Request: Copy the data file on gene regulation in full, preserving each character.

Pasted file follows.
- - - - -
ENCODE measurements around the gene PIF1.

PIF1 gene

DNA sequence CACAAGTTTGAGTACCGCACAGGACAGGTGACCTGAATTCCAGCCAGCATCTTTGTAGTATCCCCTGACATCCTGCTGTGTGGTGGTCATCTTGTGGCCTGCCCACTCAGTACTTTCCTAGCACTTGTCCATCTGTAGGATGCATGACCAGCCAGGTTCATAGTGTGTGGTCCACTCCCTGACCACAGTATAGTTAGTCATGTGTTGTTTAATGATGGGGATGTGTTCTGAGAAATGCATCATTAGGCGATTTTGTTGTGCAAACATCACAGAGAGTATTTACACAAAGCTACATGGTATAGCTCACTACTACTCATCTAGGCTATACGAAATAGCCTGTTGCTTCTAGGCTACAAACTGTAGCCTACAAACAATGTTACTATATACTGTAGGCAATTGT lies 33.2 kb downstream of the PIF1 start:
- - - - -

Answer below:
ENCODE measurements around the gene PIF1.

PIF1 gene

DNA sequence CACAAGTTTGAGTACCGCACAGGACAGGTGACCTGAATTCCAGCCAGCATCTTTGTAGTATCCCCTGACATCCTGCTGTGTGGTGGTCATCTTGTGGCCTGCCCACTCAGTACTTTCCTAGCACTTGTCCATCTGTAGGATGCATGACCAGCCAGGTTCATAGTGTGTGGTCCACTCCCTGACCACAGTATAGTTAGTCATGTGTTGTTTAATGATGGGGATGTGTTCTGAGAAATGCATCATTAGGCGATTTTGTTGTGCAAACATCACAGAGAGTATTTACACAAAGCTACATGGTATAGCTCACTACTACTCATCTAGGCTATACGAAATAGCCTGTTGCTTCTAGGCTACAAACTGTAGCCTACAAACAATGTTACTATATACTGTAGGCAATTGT lies 33.2 kb downstream of the PIF1 start: